Jacklin chanced upon a documentary about the pop star while on family holiday. “By the time Britney was 12 she’d achieved a lot,” says Jacklin.”I remember thinking, ‘Shit, what have I done with my life? I haven’t achieved anything.’ So I was like, ‘Mum, as soon as we get home from this holiday I need to go to singing lessons.”

Classical singing lessons were the only kind in the area, but Jacklin took to it. Voice control was crucial, and Jacklin flourished. But the lack of expression had the teen seeking substance, and she wound up in a high school band, “wearing surf clothing and doing a lot of high jumps” singing Avril Lavigne and Evanescence covers. It wasn’t much but she was hooked.

Jacklin’s second epiphany came after high school. Traveling in South America she reconnected with high school friend and future foil Liz Hughes. The two returned home to the Blue Mountains and started a band, bonding over a love of indie-Appalachian folk trio Mountain Man and the songs Hughes was writing.

“I would just sing,” says Jacklin. “But as I got my confidence I started playing guitar and writing songs. I wouldn’t be doing music now if it wasn’t for Liz or that band. I never knew it was something I could do.“

Inspired, Jacklin began educating herself. From Fiona Apple she learned to be bold with words; from Anna Calvi, the cut and presence of electric guitar. Now living in a garage in Glebe and working a day job on a factory production line making essential oils, the 25-year old found time to hone her craft – to examine her turns of phrase, to observe the stretching of her friendship circles, to wonder who she was and who she might become. That document is Jacklin’s masterful debut album, Don’t Let The Kids Win - an intimate examination of a life still being lived.

Recorded at New Zealand’s Sitting Room studios with Ben Edwards (Marlon Williams, Aldous Harding, Nadia Reid), Don’t Let The Kids Win courses with the aching current of alt-country and indie-folk, augmented by Jacklin’s undeniable calling cards: her rich, distinctive voice, and her playful, observational wit.

You can hear it in opener ‘Pool Party’, a gorgeous lilt bristling with Jacklin’s tale of substance abuse by the pool; in the sparse, ‘Elizabeth’, wrestling with both devotion and admonishment of a friend; in detailing the slow-motion banality of a relationship breakdown in the woozy ‘L.A Dreams’; and in her resolve to accept the passing of time on the snappy fuzz of ‘Coming Of Age’. The album hums with peripheral insights, minute in their moments but together proving an urge to stay curious.

“I thought it was going to be a heartbreak record,” says Jacklin of Don’t Let The Kids Win. “But in hindsight I see it’s about hitting 24 and thinking, ‘What the fuck am I doing?’ I was feeling very nostalgic for my youth. When I was growing up I was so ambitious: I’m going to be this amazing social worker, save the world, a great musician, fit, an amazing writer. Then you get to mid-20s and you realize you have to focus on one thing. Even if it doesn’t pay-off, or you feel embarrassed at family occasions because you’re the poor musician still, that’s the decision I made.”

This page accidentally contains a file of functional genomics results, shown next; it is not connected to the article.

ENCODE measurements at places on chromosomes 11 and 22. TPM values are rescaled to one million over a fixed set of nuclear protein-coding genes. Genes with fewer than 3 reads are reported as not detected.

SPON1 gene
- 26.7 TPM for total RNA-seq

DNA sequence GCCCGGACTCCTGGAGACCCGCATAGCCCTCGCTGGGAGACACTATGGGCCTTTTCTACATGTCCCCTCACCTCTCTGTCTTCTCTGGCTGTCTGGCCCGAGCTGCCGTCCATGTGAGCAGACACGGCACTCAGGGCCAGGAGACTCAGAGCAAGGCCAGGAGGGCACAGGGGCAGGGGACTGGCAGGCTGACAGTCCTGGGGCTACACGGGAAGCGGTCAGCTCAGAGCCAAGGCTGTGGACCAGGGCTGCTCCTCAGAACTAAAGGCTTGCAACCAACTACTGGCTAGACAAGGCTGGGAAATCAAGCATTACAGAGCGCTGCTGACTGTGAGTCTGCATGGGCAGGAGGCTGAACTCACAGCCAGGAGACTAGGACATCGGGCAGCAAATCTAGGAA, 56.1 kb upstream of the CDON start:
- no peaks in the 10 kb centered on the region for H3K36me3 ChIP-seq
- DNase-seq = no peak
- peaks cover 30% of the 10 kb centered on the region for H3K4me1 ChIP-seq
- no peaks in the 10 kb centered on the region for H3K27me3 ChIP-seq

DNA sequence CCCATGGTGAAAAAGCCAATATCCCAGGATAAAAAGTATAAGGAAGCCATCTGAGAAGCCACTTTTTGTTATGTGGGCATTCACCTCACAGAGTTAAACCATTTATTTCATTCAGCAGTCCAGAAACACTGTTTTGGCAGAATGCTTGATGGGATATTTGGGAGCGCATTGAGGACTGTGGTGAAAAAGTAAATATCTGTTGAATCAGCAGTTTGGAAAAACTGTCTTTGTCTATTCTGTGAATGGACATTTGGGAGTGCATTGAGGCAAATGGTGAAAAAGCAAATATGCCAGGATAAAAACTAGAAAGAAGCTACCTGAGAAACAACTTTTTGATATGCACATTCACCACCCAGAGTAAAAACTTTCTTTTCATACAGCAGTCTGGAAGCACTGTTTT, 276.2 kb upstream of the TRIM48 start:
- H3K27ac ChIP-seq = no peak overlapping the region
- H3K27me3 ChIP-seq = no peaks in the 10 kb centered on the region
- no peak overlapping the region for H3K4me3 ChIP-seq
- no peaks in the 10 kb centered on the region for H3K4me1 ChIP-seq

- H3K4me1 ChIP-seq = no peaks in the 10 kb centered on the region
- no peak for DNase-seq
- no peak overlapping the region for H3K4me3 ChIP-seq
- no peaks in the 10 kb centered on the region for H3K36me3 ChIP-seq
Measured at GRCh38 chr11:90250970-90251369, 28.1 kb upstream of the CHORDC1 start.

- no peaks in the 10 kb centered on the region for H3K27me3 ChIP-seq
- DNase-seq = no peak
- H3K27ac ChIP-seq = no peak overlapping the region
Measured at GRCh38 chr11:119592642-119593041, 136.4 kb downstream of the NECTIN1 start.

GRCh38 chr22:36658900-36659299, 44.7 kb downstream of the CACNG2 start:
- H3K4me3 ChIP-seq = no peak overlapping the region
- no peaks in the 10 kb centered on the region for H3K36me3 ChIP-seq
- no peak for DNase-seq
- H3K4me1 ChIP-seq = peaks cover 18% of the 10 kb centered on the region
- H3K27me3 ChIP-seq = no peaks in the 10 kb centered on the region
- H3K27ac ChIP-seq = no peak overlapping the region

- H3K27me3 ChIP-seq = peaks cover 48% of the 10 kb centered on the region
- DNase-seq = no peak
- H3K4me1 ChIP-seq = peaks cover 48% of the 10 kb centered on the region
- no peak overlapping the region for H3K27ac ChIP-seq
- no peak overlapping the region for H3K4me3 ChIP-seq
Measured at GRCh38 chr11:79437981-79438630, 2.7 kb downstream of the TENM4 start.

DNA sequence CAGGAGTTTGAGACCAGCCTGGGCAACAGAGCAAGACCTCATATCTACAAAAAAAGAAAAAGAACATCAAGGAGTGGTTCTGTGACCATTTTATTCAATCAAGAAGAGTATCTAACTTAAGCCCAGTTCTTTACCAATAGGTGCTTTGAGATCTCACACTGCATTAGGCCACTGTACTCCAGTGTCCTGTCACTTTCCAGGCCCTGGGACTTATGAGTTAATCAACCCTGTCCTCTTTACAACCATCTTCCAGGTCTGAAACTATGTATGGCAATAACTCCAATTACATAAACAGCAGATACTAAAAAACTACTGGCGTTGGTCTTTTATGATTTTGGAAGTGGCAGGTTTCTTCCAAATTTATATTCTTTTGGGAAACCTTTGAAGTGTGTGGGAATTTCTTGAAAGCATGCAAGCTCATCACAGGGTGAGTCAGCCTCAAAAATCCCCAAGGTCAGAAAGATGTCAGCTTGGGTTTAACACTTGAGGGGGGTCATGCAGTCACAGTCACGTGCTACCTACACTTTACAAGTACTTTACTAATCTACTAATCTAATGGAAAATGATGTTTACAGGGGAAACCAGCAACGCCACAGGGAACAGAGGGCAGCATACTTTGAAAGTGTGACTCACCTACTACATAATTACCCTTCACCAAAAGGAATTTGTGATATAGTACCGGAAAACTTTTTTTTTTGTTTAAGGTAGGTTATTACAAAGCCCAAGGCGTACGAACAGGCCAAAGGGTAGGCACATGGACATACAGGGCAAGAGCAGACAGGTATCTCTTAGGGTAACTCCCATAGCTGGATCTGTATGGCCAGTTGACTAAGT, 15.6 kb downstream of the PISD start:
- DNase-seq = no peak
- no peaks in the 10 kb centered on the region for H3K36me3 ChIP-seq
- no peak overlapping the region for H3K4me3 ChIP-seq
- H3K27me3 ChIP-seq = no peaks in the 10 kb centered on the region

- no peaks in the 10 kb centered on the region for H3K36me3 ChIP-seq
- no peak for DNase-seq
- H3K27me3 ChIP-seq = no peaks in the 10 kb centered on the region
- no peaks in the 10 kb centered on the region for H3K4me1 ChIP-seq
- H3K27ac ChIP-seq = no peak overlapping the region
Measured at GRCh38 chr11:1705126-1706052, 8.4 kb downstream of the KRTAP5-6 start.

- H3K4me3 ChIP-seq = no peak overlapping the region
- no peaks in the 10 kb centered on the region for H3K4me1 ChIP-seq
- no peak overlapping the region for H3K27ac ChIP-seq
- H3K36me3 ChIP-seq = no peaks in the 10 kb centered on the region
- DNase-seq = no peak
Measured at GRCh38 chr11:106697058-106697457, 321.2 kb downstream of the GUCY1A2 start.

In person Jacklin is funny, wry, quick to crack a joke. It makes the blunt honesty and prickly insight laced through her songwriting disarming, a dissonance she delights in. “Especially coming from my family,” says Jacklin. “They don’t talk about feelings at all. I love writing songs about them and watching them listen and squirm. To me that’s great. I enjoy it.”

The title track was the last song Jacklin wrote for the album. “My sister’s getting married soon,” she says of the closer. “And it hit me – we used to be two young girls and now that part of our lives is over. Seeing her talking about wanting to have a baby’s like, man I can’t believe we’re already here.”

Don’t mistake this awareness for nostalgia. “It’s not that I want to go back to that time at all,” says Jacklin. “It’s trying to figure out how to be responsible when you don’t identify with who you were anymore.”

“All my friends at this age are freaking out. Everyone’s constantly talking about being old. Don’t Let The Kids Win is saying yeah we’re getting older but it’s not so special. It’s not unique. Everyone has dealt with this and it’s going to keep feeling weird. So I’m freaking out about it too but that song is trying to convince myself: let’s live now and just be old when we’re old.”